The earliest image of any animal which is not a captured or museum specimen seems to be the following beached Rorqual (Baleen whale) in Tampico, Mexico, dated February 4, 1922. @josecastaneda2 uploaded the image, stating that it is from the digital Historical Archives of Tampico.
https://www.inaturalist.org/observations/102773699

The earliest first-person, non-photographic account of an organism seems to be W. C. Russell's notes on Yellow-bellied Marmots ("woodchucks") in Elko Co., Nevada, recorded in his field journal for July 13, 1935, and uploaded by @floydch in 2019:
https://www.inaturalist.org/observations/26545985

And--drum roll, please--the earliest first-hand, field photo on iNaturalist of a living organism seems to be this Koala documented in Victoria, Australia on December 31, 1935. https://www.inaturalist.org/observations/77862210
I've left a message for @nimzee, who uploaded the image in 2021, for more details on the photographer, etc. It does not appear to be a commercial or secondary source image, so I'll look forward to learning more about its provenance.

The earliest observations of any plant uploaded to iNaturalist are apparently some European Larch trees in the background of a set of family ski vacation images in the French Alps, taken by L. Hunault in January 1936, and uploaded in 2021 by @mercantour.
https://www.inaturalist.org/observations/67659308

It gets a little difficult when trying to pin down the earliest first-hand, first-person photos of an organism, since it isn't often clearly stated that the iNaturalist/uploader was the person who took the image. But there are some likely candidates.
In 2020, @hoaryherper uploaded a couple of herp pics from his childhood. The earliest is one he took of a Blue Racer grabbed by his friend John Evans on June 20, 1949 in Ohio:
https://www.inaturalist.org/observations/47768061
@hoaryherper also uploaded an image of himself (taken by John Evans) with a captured Prairie Kingsnake in Pennington Co., South Dakota from June 21, 1955:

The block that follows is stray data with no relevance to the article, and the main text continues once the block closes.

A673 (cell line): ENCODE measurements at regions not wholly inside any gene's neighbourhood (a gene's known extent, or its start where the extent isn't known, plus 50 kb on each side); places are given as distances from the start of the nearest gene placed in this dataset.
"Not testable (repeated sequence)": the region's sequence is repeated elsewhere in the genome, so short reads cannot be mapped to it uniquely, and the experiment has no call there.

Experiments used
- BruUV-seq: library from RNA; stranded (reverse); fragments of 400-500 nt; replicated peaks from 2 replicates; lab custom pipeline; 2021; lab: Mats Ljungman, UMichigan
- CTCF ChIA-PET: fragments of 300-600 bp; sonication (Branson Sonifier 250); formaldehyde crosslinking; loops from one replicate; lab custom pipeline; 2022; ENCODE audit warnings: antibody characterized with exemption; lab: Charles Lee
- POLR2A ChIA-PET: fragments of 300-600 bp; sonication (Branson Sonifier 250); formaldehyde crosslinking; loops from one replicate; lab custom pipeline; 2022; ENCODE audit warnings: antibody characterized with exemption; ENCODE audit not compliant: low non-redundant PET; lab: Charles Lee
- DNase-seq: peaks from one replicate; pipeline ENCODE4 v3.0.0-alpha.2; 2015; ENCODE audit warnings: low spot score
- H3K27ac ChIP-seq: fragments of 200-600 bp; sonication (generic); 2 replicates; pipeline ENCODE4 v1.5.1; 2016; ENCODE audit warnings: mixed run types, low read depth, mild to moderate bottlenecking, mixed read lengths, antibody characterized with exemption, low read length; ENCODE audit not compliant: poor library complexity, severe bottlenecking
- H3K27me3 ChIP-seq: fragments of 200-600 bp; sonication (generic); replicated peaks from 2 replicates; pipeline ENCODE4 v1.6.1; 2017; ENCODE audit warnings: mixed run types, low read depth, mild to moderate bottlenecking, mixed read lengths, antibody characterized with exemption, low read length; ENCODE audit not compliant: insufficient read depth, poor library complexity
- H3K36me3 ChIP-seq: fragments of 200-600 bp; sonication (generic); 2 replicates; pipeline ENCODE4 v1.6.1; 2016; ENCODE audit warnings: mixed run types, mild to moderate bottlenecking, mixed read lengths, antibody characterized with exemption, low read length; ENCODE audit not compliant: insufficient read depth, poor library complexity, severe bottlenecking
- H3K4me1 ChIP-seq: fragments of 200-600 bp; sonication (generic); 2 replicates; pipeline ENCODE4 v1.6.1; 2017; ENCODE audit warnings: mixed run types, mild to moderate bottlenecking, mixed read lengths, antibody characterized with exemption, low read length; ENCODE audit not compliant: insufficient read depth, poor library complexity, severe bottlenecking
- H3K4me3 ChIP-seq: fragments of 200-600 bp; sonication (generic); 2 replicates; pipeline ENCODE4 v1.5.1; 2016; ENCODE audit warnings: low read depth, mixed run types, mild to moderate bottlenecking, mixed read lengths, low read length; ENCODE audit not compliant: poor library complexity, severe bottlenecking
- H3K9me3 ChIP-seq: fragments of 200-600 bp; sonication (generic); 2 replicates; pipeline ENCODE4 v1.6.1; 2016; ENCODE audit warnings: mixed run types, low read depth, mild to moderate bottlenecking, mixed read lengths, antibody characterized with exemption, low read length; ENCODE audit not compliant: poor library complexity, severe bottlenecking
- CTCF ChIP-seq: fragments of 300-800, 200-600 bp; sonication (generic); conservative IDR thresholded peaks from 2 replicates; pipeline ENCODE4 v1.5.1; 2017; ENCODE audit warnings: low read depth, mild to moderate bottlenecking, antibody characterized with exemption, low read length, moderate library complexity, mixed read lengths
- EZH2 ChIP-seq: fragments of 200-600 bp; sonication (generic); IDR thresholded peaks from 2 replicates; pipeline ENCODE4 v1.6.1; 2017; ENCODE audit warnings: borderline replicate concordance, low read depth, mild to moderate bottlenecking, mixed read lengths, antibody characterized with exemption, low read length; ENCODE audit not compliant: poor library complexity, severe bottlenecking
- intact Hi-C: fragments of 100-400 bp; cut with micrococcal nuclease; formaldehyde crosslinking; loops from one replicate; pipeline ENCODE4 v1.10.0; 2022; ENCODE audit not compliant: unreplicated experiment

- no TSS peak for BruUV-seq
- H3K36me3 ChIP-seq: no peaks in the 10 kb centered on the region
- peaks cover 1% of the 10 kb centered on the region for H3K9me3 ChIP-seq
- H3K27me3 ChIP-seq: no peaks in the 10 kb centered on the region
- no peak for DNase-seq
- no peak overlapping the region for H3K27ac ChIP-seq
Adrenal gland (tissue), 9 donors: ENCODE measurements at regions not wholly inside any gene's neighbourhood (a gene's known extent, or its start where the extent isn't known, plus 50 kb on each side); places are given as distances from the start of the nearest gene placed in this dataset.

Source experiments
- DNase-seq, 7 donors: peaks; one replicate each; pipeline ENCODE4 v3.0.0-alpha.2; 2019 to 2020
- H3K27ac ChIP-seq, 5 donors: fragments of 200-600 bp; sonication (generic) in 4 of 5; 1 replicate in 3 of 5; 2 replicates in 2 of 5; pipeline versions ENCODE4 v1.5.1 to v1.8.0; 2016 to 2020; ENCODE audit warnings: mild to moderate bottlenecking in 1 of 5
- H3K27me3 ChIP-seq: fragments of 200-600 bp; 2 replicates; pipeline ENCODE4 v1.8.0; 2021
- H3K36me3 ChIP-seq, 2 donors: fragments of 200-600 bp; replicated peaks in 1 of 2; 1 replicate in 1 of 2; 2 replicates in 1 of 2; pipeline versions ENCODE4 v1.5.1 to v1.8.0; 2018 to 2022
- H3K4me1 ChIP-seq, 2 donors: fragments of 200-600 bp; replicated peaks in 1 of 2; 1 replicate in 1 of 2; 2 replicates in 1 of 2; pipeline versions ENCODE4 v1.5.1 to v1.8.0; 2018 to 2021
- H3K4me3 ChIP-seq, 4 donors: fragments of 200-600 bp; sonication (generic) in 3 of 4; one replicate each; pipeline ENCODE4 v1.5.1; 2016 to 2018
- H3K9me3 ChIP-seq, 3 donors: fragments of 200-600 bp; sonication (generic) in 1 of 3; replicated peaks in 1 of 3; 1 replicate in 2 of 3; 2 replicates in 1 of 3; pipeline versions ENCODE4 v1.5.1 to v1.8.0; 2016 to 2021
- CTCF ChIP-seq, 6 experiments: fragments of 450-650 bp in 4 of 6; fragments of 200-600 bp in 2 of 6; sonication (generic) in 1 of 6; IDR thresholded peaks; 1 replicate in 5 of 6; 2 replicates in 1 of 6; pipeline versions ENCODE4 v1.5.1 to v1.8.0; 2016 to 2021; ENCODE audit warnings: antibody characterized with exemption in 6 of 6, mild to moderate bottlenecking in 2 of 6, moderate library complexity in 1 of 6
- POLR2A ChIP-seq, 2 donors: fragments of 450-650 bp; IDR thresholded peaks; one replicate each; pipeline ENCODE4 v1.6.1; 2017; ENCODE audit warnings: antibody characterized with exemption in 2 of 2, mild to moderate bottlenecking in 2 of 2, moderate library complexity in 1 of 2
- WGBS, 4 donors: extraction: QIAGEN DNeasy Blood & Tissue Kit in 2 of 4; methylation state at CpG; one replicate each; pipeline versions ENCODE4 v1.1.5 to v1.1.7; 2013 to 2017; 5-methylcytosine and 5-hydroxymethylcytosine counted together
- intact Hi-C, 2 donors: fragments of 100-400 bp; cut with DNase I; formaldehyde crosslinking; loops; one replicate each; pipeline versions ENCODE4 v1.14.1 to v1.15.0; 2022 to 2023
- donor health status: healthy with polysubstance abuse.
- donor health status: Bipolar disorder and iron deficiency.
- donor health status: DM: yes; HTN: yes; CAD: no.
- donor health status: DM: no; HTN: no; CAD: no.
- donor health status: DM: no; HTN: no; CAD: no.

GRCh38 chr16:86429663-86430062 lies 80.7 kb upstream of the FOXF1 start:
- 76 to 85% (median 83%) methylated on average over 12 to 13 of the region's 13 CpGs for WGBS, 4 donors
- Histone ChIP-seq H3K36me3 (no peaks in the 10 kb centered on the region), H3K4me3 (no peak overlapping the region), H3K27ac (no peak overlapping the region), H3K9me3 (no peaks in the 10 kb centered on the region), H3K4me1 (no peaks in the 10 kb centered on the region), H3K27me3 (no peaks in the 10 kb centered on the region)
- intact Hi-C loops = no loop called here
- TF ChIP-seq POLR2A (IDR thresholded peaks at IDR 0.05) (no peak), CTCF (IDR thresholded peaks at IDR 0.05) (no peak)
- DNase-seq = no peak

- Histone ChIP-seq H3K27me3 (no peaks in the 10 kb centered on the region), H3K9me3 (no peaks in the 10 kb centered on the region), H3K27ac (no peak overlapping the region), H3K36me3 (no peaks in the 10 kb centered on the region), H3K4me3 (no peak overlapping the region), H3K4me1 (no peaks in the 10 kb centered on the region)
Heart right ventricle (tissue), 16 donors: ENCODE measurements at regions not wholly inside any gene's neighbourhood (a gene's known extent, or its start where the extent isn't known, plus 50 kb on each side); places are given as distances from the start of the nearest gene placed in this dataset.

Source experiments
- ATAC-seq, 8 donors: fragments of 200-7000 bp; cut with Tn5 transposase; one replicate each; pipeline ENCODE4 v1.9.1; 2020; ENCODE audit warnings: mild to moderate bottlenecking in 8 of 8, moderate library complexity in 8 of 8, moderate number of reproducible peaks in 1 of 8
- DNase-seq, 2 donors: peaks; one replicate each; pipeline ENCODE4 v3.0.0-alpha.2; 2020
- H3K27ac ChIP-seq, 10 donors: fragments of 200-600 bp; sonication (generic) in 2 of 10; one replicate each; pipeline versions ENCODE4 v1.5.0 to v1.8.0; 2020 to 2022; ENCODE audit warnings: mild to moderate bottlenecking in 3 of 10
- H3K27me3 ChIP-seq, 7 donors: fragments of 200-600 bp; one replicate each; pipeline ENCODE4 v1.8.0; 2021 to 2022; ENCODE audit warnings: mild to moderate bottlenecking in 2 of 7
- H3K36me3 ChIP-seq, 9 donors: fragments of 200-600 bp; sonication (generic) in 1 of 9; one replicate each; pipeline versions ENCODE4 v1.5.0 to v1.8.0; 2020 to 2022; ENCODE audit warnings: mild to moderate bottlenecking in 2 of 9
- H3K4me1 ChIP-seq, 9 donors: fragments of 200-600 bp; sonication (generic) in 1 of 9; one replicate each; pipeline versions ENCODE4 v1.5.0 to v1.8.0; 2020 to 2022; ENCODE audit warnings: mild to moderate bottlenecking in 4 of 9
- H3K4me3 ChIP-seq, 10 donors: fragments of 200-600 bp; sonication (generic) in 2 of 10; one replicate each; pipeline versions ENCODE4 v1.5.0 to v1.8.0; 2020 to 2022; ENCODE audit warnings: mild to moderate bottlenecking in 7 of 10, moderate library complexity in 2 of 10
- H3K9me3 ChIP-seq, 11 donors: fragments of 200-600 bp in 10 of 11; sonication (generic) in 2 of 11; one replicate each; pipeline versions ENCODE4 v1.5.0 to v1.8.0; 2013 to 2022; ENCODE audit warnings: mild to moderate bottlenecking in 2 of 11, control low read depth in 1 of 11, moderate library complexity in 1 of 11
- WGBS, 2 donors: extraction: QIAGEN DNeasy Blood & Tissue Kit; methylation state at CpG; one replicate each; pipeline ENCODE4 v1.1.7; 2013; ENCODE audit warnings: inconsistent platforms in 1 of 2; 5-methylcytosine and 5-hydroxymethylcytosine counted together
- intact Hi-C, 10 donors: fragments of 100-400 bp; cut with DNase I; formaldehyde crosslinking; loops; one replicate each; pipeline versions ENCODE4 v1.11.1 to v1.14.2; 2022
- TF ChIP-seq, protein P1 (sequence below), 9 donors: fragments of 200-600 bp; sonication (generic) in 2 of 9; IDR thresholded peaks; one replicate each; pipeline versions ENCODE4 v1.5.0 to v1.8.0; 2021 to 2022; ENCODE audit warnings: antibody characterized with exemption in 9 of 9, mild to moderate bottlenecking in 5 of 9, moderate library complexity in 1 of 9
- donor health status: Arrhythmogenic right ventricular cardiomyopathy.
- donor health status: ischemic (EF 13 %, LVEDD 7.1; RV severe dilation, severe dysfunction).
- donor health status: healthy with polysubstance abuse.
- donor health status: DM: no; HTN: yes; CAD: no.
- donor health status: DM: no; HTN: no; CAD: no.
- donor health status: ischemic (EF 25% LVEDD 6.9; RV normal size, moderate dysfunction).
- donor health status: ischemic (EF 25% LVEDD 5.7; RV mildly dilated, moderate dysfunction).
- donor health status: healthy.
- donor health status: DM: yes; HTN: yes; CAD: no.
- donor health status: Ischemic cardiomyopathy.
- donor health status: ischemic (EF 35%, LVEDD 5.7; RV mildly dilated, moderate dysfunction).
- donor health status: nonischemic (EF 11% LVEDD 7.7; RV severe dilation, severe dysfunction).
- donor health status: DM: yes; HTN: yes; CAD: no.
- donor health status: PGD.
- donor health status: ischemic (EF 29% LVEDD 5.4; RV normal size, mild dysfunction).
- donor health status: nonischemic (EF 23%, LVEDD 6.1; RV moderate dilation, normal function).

https://www.inaturalist.org/observations/41106492

@blastcat uploaded a couple pictures of recently-caught fish at Chincoteague, Virginia in June 1955. These are akin to the above documentation of a Great White Shark but these are family photos, in the first instance taken by his grandfather:
Red Drum: https://www.inaturalist.org/observations/106281440
Billfishes: https://www.inaturalist.org/observations/106281439

My late pal Greg Lasley got minimal documentation with his dad's Bell and Howell movie camera of an Eastern Cottontail in Shillington, Pennsylvania, on/about September 19, 1962, during a family trip:
https://www.inaturalist.org/observations/52178520
And just 10 days later, about Septermber 29, 1962, found himself with his family in La Rochelle, France, using the same camera to document a Gray Heron:
https://www.inaturalist.org/observations/52178521

My own earliest personal upload of a first-hand field image dates from May 1969, a butterfly photographed in Taiwan with my first new SLR camera, a trusty Minolta SRT-101:
https://www.inaturalist.org/observations/69211543

So I offer a challenge for anyone to mine the iNaturalist database of images to find earlier personal, first-hand, field observations. What can you find?

Anotado en 04 de mayo de 2022 a las 10:05 PM por gcwarbler gcwarbler | 10 comentarios | Deja un comentario

30 de abril de 2022

Surprise first-day leading species for Austin's City Nature Challenge

I just glanced at the project page for Austin's City Nature Challenge 2022 and was tickled when I saw the leading species for the first day of the event: Rain Lily!

CNC 2022 Austin 0429